Historic elections in South Sudan 

For the first time in its 13 years of independence, the country is poised to hold a groundbreaking general election in December. Maggie LoWilla looks at power,  politics and the pathway to what will be one of 19 elections in Africa this year.

As 2024 unfolds, elections take centre stage across the African continent, with *19 countries set for presidential or general elections. From the Sahel to southern Africa, these democratic exercises often herald transitions to civilian rule or signify power transfer.

However, concerns linger over incumbent dominance and potential manipulation of electoral processes, prompting critical reflections on the legitimacy of elections continent-wide.

Against a backdrop of authoritarianism and constitutional crises in several African nations, the quest for genuinely “free, fair and democratic” elections assumes paramount importance.

After multiple extensions, South Sudan is poised for its first general election in December 2024, a significant milestone in the young nation’s democratic journey since gaining from Sudan in 2011. There have been numerous challenges and unmet conditions outlined in the roadmap to a peaceful and democratic end of the transitional period:  the 2018 Revitalised Agreement on the  Resolution of the Conflict in the Republic of South Sudan (R-ARCSS). Although this extended the transitional period by  24 months in 2022, recent public opinion surveys underscore a widespread desire among South Sudanese, including religious and civil society leaders, for timely elections.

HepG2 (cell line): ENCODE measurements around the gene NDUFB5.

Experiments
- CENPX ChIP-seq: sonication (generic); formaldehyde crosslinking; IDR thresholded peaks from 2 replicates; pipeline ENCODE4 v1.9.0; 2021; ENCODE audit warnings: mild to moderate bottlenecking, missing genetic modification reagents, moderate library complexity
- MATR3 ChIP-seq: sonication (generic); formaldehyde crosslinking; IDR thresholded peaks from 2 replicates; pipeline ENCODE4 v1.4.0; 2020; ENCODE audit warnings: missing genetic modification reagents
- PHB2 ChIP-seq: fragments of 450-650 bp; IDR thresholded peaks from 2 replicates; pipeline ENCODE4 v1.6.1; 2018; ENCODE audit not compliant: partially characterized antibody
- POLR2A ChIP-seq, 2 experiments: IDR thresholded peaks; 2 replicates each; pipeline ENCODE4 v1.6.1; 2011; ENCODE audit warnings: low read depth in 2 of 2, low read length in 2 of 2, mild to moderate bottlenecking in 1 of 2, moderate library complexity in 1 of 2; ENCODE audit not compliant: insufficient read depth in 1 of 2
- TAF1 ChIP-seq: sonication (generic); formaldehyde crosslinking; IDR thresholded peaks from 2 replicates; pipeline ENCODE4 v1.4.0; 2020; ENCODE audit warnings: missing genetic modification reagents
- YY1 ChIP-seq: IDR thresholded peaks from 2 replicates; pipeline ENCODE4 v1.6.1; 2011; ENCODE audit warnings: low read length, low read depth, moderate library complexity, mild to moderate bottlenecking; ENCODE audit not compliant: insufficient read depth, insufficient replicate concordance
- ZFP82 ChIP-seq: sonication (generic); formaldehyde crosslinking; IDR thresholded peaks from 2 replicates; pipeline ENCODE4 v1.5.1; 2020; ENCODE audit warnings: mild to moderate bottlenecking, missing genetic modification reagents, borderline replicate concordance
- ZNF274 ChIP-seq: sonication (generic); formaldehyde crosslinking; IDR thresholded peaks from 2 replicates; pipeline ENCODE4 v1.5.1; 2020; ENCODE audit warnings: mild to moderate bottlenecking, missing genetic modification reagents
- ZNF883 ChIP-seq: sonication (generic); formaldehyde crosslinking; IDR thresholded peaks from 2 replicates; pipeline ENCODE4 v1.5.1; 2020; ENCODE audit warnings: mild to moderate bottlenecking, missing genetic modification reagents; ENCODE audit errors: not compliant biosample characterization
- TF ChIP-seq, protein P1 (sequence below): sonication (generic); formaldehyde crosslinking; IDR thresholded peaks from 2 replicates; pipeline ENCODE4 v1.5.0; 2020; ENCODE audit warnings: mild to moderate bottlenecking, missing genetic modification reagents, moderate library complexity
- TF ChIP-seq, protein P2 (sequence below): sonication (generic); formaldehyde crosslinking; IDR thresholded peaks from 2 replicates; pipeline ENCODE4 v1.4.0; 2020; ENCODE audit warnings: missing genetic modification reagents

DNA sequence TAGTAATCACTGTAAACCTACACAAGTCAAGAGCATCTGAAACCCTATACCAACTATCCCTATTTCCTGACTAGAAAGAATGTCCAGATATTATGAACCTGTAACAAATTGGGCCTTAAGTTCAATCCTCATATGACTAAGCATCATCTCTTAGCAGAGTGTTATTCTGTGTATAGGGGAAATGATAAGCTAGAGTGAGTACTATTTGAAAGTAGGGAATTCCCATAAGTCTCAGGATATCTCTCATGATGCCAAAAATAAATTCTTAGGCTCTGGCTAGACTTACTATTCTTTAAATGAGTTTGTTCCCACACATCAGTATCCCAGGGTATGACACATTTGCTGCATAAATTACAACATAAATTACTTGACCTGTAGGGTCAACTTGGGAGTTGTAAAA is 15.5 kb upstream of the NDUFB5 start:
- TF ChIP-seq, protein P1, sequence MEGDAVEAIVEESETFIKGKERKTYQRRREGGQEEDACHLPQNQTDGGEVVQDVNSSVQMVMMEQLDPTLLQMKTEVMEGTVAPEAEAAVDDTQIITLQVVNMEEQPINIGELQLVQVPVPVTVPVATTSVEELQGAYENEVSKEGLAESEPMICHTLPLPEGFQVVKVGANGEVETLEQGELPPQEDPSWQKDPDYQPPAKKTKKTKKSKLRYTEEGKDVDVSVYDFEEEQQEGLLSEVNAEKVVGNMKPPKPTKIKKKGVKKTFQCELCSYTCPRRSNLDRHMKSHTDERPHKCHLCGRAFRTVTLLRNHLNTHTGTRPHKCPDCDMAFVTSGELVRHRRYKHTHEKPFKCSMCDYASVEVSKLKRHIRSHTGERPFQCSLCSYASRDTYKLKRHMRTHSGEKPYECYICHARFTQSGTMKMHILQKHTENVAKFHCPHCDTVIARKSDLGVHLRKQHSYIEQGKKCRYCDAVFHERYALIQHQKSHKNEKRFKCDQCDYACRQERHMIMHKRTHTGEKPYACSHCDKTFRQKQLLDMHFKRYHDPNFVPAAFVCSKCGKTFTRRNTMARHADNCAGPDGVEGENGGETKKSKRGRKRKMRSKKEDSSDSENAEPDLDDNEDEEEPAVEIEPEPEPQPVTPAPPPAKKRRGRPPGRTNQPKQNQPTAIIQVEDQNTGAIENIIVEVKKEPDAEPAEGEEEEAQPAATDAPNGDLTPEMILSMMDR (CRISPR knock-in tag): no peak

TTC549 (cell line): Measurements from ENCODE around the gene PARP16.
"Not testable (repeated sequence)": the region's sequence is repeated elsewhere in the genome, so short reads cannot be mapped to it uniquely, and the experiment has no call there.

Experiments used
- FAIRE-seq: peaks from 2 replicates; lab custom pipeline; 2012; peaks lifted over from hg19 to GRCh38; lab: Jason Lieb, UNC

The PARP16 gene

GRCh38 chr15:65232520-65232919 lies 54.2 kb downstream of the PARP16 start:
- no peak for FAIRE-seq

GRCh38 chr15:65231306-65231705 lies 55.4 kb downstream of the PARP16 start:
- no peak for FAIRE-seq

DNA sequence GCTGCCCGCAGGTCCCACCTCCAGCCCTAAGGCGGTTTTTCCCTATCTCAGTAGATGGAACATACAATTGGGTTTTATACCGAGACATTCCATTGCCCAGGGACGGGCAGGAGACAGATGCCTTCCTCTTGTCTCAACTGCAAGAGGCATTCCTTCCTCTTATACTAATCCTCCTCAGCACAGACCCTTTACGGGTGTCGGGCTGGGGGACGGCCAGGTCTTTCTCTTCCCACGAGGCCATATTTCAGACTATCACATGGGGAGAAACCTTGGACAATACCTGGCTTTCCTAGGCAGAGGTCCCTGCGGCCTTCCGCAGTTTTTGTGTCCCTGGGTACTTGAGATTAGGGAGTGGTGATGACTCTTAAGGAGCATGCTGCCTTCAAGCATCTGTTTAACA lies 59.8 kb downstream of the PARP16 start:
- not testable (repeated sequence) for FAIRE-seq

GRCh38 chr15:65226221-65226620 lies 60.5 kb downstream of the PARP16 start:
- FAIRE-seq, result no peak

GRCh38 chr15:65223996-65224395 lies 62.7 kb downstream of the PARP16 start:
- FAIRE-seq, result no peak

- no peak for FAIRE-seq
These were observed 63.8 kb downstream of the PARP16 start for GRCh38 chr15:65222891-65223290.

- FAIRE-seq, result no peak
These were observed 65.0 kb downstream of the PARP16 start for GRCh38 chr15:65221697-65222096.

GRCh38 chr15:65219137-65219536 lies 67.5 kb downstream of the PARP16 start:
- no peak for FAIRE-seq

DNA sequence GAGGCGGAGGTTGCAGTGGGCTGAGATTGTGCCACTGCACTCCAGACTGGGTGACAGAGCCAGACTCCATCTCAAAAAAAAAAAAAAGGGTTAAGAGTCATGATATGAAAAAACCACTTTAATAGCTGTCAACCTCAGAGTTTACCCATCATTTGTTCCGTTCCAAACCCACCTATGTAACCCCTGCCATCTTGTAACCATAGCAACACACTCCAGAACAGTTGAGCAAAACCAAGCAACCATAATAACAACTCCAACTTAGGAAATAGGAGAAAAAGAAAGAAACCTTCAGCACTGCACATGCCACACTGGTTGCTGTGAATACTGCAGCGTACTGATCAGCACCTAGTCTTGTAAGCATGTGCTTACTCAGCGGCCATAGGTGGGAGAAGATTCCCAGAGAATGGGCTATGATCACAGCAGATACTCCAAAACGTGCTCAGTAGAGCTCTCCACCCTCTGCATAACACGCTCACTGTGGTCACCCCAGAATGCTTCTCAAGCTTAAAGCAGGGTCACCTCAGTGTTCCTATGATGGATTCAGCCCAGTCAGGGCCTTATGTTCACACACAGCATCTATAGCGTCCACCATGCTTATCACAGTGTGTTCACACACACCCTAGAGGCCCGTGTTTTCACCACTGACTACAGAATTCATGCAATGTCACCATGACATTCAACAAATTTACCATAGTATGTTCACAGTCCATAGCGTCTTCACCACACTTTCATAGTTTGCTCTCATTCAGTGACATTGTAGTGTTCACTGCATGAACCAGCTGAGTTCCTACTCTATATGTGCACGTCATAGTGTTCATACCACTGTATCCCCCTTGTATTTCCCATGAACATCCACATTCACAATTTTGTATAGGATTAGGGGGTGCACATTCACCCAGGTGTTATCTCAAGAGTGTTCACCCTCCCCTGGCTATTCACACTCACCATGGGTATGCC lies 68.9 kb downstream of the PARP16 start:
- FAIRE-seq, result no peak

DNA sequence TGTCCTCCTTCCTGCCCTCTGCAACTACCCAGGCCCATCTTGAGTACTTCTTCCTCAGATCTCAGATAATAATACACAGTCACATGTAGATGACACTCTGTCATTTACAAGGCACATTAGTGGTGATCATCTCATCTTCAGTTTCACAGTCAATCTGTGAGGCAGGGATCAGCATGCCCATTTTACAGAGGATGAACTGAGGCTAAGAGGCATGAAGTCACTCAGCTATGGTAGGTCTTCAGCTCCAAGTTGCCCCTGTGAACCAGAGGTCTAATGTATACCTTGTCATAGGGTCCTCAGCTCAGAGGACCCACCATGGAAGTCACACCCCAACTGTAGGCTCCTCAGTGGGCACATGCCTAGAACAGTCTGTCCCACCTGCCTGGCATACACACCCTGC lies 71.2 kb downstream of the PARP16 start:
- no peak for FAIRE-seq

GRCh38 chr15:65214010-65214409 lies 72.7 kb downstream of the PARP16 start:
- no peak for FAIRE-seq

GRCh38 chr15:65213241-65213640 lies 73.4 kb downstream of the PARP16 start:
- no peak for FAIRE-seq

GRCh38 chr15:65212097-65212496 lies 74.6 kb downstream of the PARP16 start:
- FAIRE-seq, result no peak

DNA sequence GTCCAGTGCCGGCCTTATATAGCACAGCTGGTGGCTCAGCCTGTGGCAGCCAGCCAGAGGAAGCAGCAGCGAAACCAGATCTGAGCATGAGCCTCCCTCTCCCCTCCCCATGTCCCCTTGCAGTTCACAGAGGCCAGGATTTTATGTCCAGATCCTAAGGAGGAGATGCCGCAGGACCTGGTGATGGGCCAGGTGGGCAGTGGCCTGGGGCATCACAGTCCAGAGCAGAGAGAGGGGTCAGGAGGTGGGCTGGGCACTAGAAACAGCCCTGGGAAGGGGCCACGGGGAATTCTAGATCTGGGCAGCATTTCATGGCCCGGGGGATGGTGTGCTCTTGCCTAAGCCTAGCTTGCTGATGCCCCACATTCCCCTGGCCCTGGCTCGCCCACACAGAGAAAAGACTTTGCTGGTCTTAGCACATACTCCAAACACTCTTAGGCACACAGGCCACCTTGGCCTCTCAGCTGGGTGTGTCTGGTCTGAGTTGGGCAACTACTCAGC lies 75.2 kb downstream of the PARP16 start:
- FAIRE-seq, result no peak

This eagerness reflects a fatigue with prolonged power-sharing arrangements among the ruling elite, highlighting the urgent need for citizens to exercise their democratic rights through the ballot box within a politically safe and secure environment. 

The R-ARCSS laid out essential policy and institutional reforms aimed at fostering a conducive democratic environment. A  significant focus of policy reform has been the passage of the National Elections Act in 2023, which will be pivotal in ensuring geographical and gender representation on party lists. The Act seeks to ensure inclusivity and reduce the monopolisation of power by a single party.  

Another crucial piece of legislation is the Political Parties Act (2012), which provides mechanisms for regulating  South Sudan’s personality-driven political parties by upholding internal democratic governance and accountability standards within party constitutions.